[The paragraphs above are mostly copied from my book, so a few years old - but here’s a June 2019 postscript: I have a cousin who lives on the west side of Stanyan Street, and her back yard fronts onto the Reiter family garden. She took me into her back porch recently, and I saw another yellow specimen, even larger than the one at 1221 Stanyan, in the garden. There are other specimens of this variety of the tree (the scientific name of the yellow-blooming variety is Metrosideros excelsa ‘Aurea’) in off-street locations - there are a couple in the San Francisco Botanical Garden, at the entrance on the left; there are a couple near the entrance to Fort Mason - they alternate with red-blooming species, which is a cool effect, and I was recently informed that there are a few in Golden Gate Park near the horse stables. It would be nice if the nursery trade had more of them!]
In November 2016. San Francisco passed Proposition E (now referred to as “Street Tree SF”), which moved responsibility for tree sidewalk tree maintenance from homeowners to the City of San Francisco, and created a fund of approximately $20 million per year to pay for tree maintenance. Homeowners would no longer be responsible for pruning their trees, and would no longer have liability if the trees in front of their homes trees buckled sidewalks, or toppled onto neighbors’ cars or homes.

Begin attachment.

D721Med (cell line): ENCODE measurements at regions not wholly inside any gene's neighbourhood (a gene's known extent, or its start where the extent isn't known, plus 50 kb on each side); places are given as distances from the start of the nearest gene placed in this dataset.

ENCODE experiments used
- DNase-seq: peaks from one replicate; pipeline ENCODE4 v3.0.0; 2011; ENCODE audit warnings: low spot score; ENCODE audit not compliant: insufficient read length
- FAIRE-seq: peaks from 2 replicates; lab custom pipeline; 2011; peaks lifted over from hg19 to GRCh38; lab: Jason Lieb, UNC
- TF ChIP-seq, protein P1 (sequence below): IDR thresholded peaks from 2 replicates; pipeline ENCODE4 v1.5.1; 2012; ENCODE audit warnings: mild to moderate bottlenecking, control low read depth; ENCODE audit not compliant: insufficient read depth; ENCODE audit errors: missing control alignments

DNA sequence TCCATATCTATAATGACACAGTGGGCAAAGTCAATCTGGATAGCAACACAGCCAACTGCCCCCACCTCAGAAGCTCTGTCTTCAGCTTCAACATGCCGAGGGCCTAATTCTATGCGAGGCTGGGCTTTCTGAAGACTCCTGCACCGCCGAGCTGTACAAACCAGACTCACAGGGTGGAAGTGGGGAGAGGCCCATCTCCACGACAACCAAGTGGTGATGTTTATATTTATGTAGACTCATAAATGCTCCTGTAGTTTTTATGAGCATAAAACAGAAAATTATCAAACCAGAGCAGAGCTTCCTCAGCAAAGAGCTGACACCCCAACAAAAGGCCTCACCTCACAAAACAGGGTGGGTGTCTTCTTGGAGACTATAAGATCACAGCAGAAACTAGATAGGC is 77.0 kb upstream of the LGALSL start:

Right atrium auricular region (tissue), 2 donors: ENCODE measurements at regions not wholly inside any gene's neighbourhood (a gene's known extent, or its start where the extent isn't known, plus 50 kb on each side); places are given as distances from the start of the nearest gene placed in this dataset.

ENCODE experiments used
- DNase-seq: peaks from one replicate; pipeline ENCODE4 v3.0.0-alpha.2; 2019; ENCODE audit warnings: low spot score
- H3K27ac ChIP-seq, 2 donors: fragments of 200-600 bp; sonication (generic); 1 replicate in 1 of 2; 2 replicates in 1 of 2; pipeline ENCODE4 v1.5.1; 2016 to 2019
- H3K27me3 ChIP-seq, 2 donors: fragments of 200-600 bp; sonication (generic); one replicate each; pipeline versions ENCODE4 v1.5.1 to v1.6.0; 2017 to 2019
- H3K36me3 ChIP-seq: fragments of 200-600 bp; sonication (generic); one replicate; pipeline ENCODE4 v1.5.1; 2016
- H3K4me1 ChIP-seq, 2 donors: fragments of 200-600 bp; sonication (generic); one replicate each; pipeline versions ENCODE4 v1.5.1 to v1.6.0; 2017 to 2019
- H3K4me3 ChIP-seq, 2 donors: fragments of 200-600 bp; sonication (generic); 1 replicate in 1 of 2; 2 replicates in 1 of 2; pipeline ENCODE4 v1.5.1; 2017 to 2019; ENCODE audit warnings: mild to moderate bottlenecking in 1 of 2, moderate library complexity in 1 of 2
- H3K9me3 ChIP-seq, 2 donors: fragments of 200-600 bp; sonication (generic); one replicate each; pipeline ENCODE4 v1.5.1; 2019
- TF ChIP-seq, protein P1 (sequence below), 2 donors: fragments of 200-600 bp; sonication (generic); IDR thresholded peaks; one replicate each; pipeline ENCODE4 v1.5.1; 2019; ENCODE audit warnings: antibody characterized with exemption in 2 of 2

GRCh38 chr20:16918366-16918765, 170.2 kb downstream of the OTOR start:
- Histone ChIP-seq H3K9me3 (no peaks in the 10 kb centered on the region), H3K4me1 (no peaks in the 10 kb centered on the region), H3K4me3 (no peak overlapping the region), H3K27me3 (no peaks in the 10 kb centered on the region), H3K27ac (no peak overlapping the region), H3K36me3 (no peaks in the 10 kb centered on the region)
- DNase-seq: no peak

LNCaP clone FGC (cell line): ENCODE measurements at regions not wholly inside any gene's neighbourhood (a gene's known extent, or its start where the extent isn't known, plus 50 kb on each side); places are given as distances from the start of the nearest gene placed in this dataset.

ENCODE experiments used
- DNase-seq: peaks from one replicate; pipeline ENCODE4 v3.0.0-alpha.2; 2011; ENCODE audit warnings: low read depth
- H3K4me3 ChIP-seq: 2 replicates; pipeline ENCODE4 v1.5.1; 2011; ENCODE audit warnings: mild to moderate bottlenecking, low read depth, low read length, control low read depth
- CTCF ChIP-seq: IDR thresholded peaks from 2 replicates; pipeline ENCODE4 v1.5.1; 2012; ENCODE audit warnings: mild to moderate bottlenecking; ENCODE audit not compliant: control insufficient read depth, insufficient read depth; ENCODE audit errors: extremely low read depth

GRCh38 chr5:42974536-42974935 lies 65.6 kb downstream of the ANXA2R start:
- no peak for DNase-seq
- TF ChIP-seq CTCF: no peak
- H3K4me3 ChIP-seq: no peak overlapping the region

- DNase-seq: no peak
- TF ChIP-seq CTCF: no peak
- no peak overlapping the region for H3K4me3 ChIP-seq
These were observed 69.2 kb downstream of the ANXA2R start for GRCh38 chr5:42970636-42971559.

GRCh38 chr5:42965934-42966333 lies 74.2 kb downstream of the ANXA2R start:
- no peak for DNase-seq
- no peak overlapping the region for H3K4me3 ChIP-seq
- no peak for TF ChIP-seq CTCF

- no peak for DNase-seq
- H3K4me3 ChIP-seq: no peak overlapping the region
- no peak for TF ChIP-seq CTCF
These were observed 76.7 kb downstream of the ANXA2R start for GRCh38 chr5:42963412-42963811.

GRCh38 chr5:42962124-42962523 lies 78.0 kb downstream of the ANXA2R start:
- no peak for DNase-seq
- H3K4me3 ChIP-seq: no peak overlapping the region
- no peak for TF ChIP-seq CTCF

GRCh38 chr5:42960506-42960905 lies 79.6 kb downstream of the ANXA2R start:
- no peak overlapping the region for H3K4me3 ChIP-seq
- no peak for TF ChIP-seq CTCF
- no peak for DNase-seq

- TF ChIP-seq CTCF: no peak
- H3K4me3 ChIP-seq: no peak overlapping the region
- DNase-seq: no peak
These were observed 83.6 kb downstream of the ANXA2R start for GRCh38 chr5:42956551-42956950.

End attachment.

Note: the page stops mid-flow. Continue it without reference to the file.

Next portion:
What many people didn’t realize when Street Tree SF passed, was that under the new regime, the City would also control what gets planted on City sidewalks. In the “old days”, most San Francisco street tree plantings happened through Friends of the Urban Forest. FUF guided homeowners to good choices for trees, and the City had a (short) list of prohibited trees, but the final decision was up to the homeowner. If he or she wanted a tree that was unique or unusual, or even a tree that was terrible choice for the location, he or she got what they wanted.
Under Street Tree SF, the City (actually, the Bureau of Urban Forestry of the Department of Public Works) has the final decision as to what trees get planted. FUF is continuing to do street tree plantings, and is continuing to handle most of the street tree plantings in the City, but the final decision now belongs to the City.